When Claudius assumed the throne of the Roman Empire (41-54), he was hardly known among his subjects. To link himself to his more renowned ancestors, he had them depicted on many of his coins. The obverse of this dupondius shows his mother Antonia, who was highly esteemed among the Romans.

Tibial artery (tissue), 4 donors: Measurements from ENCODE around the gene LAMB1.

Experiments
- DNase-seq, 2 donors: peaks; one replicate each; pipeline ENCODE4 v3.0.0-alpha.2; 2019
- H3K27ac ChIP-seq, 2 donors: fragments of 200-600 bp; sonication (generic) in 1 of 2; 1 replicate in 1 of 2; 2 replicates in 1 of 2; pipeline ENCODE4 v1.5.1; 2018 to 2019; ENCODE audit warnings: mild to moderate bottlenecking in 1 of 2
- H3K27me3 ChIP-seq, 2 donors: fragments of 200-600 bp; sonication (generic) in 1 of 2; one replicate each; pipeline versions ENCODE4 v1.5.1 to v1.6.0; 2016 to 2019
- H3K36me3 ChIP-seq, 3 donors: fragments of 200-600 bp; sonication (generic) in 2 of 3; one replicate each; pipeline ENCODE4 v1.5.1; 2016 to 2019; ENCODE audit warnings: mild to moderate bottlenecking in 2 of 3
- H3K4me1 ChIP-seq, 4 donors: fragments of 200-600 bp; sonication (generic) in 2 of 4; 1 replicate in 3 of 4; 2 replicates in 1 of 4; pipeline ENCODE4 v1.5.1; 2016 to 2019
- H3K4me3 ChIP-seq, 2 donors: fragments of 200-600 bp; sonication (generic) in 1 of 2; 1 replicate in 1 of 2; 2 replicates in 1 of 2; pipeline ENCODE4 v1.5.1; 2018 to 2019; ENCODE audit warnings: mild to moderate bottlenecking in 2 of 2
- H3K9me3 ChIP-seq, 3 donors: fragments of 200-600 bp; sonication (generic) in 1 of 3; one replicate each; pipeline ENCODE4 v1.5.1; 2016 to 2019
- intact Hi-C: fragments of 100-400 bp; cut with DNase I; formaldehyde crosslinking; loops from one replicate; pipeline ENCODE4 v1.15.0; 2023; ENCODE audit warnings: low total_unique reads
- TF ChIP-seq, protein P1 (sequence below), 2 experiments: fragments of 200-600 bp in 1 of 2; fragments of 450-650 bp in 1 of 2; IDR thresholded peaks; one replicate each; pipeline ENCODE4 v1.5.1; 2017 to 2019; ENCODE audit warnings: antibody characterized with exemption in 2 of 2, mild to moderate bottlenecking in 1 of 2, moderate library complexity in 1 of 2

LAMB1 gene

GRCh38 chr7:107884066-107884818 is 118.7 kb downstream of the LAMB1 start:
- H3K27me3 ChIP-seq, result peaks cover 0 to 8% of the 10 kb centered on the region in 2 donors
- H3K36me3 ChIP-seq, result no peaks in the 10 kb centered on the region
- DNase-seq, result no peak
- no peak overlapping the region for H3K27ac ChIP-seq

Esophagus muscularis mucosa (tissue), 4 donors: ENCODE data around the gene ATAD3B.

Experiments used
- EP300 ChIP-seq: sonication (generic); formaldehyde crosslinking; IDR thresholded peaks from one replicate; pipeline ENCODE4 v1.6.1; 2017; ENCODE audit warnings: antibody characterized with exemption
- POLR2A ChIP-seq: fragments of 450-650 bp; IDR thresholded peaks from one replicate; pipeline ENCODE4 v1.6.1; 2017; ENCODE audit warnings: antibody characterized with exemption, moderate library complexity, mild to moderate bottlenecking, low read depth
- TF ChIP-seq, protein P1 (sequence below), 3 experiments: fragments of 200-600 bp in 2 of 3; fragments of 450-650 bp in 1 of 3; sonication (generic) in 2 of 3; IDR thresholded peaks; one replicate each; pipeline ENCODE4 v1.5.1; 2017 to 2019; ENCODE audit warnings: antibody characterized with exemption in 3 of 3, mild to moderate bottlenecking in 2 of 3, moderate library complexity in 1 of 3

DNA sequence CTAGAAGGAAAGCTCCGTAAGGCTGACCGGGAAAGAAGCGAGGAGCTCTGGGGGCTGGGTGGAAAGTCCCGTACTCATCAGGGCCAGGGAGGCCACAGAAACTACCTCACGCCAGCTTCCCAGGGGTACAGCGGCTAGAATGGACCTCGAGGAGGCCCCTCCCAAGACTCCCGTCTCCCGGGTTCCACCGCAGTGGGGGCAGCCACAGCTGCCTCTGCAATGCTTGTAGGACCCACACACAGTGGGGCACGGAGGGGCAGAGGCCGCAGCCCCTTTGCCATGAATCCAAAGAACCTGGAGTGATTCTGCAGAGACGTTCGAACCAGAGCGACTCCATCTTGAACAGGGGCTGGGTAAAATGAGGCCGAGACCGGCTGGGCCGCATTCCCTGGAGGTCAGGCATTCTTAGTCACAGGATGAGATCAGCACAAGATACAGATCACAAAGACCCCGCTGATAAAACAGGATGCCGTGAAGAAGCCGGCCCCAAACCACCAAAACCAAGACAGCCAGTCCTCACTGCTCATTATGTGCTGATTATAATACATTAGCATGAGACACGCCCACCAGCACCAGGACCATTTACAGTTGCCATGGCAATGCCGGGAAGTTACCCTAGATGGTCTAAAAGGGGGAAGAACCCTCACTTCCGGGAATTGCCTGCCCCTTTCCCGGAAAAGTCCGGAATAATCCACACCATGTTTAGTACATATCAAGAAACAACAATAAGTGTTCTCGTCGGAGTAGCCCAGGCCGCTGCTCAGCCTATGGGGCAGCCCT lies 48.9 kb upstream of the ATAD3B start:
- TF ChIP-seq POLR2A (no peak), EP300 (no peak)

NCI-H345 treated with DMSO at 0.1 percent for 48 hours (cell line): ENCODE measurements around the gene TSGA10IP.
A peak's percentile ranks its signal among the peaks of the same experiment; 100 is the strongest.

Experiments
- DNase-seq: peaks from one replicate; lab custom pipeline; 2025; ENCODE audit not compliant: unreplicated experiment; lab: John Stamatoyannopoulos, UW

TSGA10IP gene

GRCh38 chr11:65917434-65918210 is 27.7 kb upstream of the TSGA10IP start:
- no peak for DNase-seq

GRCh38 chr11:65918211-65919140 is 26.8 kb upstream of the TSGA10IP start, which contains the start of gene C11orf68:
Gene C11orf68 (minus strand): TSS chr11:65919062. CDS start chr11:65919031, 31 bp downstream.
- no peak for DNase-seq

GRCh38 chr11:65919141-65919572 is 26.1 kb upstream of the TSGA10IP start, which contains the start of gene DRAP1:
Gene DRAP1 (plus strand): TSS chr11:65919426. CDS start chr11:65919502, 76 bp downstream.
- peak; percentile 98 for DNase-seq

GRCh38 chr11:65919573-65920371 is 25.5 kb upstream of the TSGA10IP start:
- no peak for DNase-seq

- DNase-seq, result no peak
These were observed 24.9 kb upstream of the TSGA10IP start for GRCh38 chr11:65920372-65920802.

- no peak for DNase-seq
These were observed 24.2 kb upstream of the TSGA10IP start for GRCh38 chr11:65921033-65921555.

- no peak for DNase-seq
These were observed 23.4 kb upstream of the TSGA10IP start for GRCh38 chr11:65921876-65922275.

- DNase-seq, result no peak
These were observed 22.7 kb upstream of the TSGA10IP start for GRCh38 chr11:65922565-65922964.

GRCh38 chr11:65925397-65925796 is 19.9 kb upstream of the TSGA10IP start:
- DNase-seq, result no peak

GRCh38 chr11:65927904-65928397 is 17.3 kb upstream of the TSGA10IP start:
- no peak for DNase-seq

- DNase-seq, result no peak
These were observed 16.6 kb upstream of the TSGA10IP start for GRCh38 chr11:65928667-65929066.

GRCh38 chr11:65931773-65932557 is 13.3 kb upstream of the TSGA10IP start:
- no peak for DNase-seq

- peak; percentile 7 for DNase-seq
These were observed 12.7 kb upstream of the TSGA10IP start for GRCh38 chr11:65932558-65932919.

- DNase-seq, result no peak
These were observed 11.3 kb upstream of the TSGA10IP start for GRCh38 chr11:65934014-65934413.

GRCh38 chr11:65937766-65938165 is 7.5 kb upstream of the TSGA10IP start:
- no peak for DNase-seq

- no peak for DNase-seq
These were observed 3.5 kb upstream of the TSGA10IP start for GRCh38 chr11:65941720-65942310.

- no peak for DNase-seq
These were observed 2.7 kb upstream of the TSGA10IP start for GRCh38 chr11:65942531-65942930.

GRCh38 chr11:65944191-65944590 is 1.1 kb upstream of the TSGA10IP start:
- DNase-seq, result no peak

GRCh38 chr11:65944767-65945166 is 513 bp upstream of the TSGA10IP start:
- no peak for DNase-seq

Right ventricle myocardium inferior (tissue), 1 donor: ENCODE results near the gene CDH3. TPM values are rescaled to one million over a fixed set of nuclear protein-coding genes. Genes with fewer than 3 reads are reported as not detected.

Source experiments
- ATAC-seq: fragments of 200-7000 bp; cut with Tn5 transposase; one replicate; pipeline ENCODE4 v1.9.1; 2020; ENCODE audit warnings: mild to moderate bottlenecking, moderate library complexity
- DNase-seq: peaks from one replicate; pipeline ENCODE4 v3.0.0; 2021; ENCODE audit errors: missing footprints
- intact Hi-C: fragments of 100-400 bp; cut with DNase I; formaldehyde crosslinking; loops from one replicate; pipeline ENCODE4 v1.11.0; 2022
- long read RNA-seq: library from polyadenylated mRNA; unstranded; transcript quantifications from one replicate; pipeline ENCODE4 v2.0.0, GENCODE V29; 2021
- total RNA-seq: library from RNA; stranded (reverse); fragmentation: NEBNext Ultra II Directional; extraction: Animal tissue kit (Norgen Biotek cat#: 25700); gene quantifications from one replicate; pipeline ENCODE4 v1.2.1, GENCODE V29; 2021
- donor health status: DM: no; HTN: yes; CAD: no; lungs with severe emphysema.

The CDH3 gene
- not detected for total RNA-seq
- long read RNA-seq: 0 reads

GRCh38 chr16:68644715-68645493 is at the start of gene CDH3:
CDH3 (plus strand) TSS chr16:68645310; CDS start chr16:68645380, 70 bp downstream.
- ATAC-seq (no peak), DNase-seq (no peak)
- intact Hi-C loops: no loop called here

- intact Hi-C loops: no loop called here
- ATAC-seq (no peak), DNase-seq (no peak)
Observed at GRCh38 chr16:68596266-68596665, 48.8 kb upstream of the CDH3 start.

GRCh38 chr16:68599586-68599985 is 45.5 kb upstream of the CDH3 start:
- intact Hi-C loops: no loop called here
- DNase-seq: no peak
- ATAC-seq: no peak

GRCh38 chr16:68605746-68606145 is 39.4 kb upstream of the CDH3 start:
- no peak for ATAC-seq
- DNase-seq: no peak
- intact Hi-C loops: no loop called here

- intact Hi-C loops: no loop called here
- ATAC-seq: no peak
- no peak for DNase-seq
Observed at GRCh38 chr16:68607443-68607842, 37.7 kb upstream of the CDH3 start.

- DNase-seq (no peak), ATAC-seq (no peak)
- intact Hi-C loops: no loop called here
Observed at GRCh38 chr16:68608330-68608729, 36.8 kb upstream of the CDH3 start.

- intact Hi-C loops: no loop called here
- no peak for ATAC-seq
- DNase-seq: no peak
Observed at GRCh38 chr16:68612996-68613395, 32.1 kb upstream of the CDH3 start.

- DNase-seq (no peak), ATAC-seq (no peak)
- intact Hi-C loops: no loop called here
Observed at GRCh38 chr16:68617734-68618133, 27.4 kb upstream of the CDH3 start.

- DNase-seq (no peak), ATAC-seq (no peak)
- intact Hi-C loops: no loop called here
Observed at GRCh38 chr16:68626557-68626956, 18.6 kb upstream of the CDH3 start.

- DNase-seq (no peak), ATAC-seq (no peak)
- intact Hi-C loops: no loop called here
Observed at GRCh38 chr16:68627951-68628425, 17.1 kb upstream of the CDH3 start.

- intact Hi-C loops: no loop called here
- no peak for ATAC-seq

The reverse depicts Claudius himself as a loving son, performing the death cult for his mother. As was customary at sacrifices, he has pulled a fold of his toga over his head. In his hand he holds a simpulum, a small ladle, to make a libation in honor of his mother.